Otherwise, I expect a quiet weekend this weekend.  Then next weekend, the 8th and 9th, Grover and I have a trial in Dayton, so we will be heading over to Mom's on the 7th for that.  I am looking forward to it.  It will be our first trial where we are in Excellent Standard both days.  We are still having issues with weave poles and I am moving the poles around in the practice area every day or two to help Grover get used to seeing them in different locations all the time.  Let's say I do not expect to be getting any Q's in standard for a while.  I do look forward to some challenging courses, though.  Maybe.....


I finished a couple of projects in the last week.  First was the scarf on my small loom.  It came out very pretty and was a quick project start to finish.  It has a commercial tencel yarn (I think tencel is the same as rayon), which is shiny and bright, as the warp and handspun alpaca/angora as the weft.  I think the grey handspun really needed the colorful warp.

And I finished this lace cowl with beads.  I have had this yarn for several years and it is very fine lace-weight.  I also had the beads, which go very well with the yarn.  Another quick project.  It will be nice to wear around my neck in the fall.  It will add some warmth, but will have the sparkle of the beads to dress it up.  


Thursday, July 23, 2015

Finally a Break in the Rain

Dew damp crias.  They really are white, but they love a good roll in the dust .  I think the one on the right is B'Nita's cria and the bigger one on the left is Trillium's.  They are joined at the hip.  

Here they are withe B'Nita.  For some reason these 3 lingered in the pasture when everyone else came in for morning grain.

We have a nice forecast for dry weather through Sunday.  4 days of 0% chance of precipitation.  According to the local weather man, the last time that happened was late May and we have had 15" of rain since then.  Wow, that's a lot of rain.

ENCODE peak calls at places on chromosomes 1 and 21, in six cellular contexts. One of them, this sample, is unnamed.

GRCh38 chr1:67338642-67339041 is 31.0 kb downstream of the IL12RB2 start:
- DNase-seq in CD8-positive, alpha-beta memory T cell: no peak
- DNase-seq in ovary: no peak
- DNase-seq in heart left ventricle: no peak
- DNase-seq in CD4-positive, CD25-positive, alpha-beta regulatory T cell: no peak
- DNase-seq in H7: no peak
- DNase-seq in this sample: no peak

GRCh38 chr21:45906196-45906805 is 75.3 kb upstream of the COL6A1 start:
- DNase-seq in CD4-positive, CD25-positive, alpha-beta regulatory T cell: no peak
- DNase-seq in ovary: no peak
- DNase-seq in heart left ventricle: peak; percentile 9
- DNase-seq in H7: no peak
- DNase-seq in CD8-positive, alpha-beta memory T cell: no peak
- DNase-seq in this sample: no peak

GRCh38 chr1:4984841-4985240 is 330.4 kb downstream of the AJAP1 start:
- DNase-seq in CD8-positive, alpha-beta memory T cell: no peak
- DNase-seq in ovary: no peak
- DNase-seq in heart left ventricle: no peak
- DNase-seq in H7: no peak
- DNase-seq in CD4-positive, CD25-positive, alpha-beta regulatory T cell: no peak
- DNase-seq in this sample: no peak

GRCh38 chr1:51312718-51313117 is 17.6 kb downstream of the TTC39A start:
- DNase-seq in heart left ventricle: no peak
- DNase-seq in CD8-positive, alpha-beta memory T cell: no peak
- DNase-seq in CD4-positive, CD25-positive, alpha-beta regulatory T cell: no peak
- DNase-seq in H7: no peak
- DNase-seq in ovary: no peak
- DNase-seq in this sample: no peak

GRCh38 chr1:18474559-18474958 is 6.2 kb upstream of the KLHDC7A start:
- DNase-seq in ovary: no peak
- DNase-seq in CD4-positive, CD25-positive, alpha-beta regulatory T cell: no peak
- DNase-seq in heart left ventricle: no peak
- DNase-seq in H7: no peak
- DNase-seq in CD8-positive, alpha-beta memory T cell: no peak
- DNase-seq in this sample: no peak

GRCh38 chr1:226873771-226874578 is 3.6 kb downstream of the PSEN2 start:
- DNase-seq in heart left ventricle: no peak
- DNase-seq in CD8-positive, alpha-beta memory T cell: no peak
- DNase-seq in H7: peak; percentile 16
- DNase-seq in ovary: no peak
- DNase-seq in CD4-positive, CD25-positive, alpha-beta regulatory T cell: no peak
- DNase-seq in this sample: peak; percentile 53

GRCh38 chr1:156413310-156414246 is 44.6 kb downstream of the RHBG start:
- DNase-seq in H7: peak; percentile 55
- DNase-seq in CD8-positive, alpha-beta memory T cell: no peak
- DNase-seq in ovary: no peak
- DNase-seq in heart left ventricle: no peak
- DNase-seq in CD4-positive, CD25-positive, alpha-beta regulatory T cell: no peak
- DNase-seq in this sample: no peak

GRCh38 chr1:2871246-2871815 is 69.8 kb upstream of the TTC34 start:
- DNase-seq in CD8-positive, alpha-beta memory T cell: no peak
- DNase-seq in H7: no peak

So everyone around here is mowing hay, Sam included.  Never have we done second cutting in July before!  He mowed Tuesday night and with a few days of dry sunny weather with low humidity, the hay should be good and dry when we bale on Saturday.  This will be square baled for the alpacas, which means a hard day's work on Saturday, picking it up and stacking it in the barn.  Not my favorite job, but so satisfying once finished.

You can see just how green everything still is.Usually by the end of July, things are pretty dry and brown.  Our garden has really suffered from too much rain and too little sun.  The tomato plants look terrible and I don't expect a great crop.  Sadly.  The corn looks good however.  The beets are small and I have usually harvested them by this time, but I am giving them some more time.  Same with the garlic.  And the weeds are impossible to control with this much rain.  I fear it will not be a bumper year for garden produce.

The new chicks are still not producing a lot of eggs.  We have gotten 3 eggs the last couple of days.  While they are not laying at full capacity yet, they are getting a little braver and ranging farther from the coop.  It does not hurt that the creek, which is between their coop and the our yard, finally dried up (which usually happens in early June).  I am sure there are wonderful yummy things in that newly dry creek bed that appeal to a chicken.  Again, note the lush greenery, which needs mowing again.

Grover and I started a new 8 week session at agility class.  We are in a much larger class of 8 dogs or so (we have had only 2 in our class, including us, for the last 8 weeks) and have a different instructor.  There is a brand new beginner class that started this week which is why we have been moved around.  I look forward to getting input from Diana, who was one of my instructors for the first several months.  Grover and I have our next trial in just over 2 weeks in Dayton.  We will be taking advantage of the free accommodations at Mom's house once again.  I don't think she minds.